There are lots of good reasons for building a program from many small modules rather than as a single monster source file. We discussed some of these advantages last time. We also talked a little bit about some of the characteristics of good modules. These included being short, relatively simple, focused on a single purpose, independent from other modules, and having access to only that subset of the entire system's data that is actually required. We'll talk more about some of these ideas in a little while.

One thing we didn't get to last time is how you fit all of your little modules together to build the final program. Unlike construction toys, you can't just fit any old pair of pieces together. The data interface established for each module places some restrictions on how one can be connected to another. And it's also important to arrange your modules in some kind of hierarchy, so that it's clear which module can call another module when necessary.

Charting Your Course

A "structure chart" is often used to depict the hierarchical connections among the modules in a system. A sample structure chart appears in Figure 1. As usual, this figure refers to the educational chemistry game, Reaction Time, that I wrote for the 8-bit Atari computers. Bits and pieces of Reaction Time have been scattered throughout the preceding articles in this series.

Each box on a structure chart represents a separate program module.

The box labeled "Main" at the top of the chart represents the main program in the Reaction Time system. The main program is the big boss of modules, which is why it appears at the top of the chart (just like a corporate president). The primary function of the main is to invoke (or call) other modules whenever it needs to. Modules at a level below the main are "subordinate" modules; conversely, the main is the "superordinate" of those modules. This same sub/super relationship can be seen farther down the page in Figure 1, where some of the subordinate modules themselves call other, even lower-level modules.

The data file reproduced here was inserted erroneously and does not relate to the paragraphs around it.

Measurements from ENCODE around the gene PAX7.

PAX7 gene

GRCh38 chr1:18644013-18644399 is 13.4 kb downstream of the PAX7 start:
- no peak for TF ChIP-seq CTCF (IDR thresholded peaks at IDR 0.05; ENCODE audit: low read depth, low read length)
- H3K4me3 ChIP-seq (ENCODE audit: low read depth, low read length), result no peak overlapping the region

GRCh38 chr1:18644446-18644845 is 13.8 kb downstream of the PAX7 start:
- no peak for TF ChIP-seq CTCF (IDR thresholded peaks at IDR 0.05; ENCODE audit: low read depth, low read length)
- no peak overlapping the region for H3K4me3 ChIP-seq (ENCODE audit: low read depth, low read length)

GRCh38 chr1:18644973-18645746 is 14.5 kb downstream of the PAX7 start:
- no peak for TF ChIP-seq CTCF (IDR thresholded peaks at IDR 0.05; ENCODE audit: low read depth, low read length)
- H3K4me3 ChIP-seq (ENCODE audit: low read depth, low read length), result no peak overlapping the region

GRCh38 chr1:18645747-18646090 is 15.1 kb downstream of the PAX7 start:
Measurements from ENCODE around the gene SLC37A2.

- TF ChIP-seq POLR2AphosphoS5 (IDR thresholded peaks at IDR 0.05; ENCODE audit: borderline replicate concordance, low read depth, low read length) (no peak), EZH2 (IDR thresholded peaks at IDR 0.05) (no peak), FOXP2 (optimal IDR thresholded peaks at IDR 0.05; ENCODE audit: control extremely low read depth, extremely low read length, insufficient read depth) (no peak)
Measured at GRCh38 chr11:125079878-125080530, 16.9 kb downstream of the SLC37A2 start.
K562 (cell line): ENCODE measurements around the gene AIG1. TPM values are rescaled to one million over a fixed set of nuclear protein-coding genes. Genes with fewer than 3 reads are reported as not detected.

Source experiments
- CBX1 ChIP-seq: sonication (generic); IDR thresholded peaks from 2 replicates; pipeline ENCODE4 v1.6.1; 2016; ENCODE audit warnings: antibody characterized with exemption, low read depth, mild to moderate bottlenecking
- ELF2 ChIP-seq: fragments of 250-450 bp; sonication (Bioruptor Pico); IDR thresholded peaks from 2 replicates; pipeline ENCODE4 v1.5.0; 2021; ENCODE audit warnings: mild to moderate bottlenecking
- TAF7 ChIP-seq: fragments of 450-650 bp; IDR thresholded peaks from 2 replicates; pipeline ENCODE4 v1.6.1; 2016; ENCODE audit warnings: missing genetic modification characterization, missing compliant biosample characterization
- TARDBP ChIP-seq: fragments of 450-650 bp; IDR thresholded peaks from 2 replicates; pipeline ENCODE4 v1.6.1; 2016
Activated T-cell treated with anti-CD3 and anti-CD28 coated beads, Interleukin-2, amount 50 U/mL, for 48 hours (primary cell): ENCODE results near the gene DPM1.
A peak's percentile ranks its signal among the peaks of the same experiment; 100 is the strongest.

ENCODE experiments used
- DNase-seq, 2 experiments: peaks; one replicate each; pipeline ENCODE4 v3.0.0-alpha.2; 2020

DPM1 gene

Each of these modules should correspond to a bubble (process) on a dataflow diagram from your structured design. As an exception, the main procedure often is not shown explicitly on a DFD, since its principal function is to control which of the processes that really does the work gets switched on at any particular time. The main really might not do any of the inputs-to-outputs data transformations we've come to expect from the processes in a data flow diagram.

In fact, there is a more formal way to depict the behavior of a "control process" like this. Control processes often are used for real-time software applications, such as using the computer to control a piece of electronic equipment. Maybe we'll take a look at control processes one of these days.

The lines connecting the modules on a structure chart indicate which higher-level module can call which lower-level (subordinate) modules. More often than not, a particular high-level module can call several subordinates, each of which performs a different function. On the other hand, multiple lines going to the same subordinate from several superordinate modules indicates that the subordinate can be invoked in several different ways, from different higher-level modules. Figure 2 shows that Module A has three subordinates, but Module E has three superordinates.

Some other information can also be shown on the structure chart, using little arrows with either solid or open circles on the end. The open circles represent data that is passed from the module at the tail of the arrow into the module at the arrowhead. The arrows with solid circles indicate the movement of "control" information from one module to another. For the sake of clarity, I've shown just a few of these little arrows in Figure 1.